Volkswagen gets a nod this week for successfully completing its 3-year compliance monitorship related to Dieselgate. Deloitte, on the other hand, lands on the wrong side of our list.
The Financial Crimes Enforcement Network has proposed a plan to issue AML guidance every two years to encourage financial institutions to align their Bank Secrecy Act compliance programs with the agency’s enforcement priorities.
In both the U.S. and U.K., millions (perhaps billions) of dollars of coronavirus relief loans intended for small businesses is believed to have been misused. Legitimate businesses have been hurt as a result, writes Martin Woods.
The chairman and chief executive of Big Four auditing firm EY says auditors should do more to uncover fraud while conducting external audits, a topic the industry has historically been reluctant to tackle.
Daimler AG and subsidiary Mercedes-Benz USA have reached a proposed settlement with U.S. authorities totaling $1.5 billion in fines and other costs to resolve emissions-cheating allegations.
Elizabeth Holmes, founder and CEO of now-defunct blood testing company Theranos, is exploring the idea of using “mental disease or defect” as part of her defense during her criminal fraud trial, which is set to begin in March.
This installment looks back at Carnival’s history of environmental law convictions, plea agreements with the DOJ, criminal fines, and environmental compliance plans (yes, there is more than one).
A New Jersey-based asset management firm and its president and chief compliance officer are facing SEC charges for “cherry-picking” profitable stocks for new and favored accounts that diminished returns for other clients.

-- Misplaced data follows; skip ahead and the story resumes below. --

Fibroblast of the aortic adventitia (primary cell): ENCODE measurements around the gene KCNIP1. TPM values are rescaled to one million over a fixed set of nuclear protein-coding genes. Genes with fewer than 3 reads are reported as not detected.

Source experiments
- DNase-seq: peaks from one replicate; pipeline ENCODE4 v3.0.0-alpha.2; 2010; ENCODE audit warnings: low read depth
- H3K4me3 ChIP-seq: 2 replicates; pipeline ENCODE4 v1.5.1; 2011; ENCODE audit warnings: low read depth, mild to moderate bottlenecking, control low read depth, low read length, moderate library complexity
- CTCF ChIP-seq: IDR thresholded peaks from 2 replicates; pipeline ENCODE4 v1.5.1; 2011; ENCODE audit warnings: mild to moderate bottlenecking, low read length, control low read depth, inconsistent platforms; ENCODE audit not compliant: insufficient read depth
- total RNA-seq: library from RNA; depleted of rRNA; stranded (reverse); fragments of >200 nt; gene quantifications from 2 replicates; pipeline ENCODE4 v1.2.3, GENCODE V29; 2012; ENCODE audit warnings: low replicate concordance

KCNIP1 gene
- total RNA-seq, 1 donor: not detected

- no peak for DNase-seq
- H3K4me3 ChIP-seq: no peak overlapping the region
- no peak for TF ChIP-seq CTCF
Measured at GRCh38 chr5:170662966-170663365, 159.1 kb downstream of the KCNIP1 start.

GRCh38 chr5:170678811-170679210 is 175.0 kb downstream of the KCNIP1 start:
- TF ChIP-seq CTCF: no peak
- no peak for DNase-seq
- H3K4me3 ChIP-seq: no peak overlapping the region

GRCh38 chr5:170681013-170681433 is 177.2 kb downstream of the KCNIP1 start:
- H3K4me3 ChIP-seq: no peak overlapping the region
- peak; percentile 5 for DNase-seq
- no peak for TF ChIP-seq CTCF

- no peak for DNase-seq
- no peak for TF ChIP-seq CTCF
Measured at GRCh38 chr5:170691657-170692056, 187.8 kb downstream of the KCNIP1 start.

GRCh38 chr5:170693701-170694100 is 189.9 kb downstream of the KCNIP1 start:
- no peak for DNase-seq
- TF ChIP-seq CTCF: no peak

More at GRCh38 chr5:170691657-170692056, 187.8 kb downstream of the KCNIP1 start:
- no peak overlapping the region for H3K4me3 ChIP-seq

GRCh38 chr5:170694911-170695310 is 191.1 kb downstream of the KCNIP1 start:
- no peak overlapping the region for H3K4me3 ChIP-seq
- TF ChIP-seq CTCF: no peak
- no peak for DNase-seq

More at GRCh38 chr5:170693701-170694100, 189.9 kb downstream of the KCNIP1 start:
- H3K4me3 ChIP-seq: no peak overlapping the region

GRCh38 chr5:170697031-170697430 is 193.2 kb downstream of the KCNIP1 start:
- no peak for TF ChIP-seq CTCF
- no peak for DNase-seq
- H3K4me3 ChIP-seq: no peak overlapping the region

As artificial intelligence evolves and takes on new tasks, whether it can develop the instinct of an experienced compliance professional will be key to its prevalence in the AML world, writes Martin Woods.
JPMorgan Chase, Danske Bank, Deutsche Bank, and Bank of America all either “Nailed It” or “Failed It” this week.
The DOJ, together with a coalition of law enforcement partners, announced criminal charges against 50 individuals who allegedly committed fraud in obtaining money from the Paycheck Protection Program.
In its IPO filing, foodservice packaging company Pactiv Evergreen (currently Reynolds Group Holdings Limited) announced it might have potentially violated the Foreign Corrupt Practices Act regarding gift cards given in China.
While bribery can provide companies with major short-term gains, there is little evidence to support many other beliefs surrounding the “return on investment,” according to a new study.
A former attorney for AIG has alleged in a federal whistleblower lawsuit that he was fired after he complained about fraudulent activity related to an attempt to spin off a separate legal services company.
The AML community is guilty of tolerating the failing status quo, and very few have dared to confront, challenge, and disrupt the inefficient and ineffective practices. A proactive approach could be the solution, writes Martin Woods.
Silicon Valley’s social media heavyweights deserve a nod for “war-gaming” potential misinformation scenarios in advance of November’s elections, while McDonald’s again finds itself on our “Not Lovin’ It” list.
How do we, as AML professionals, assess negative media alerts? It should start with a conversation with the client relationship manager, but it shouldn’t end there, writes Martin Woods.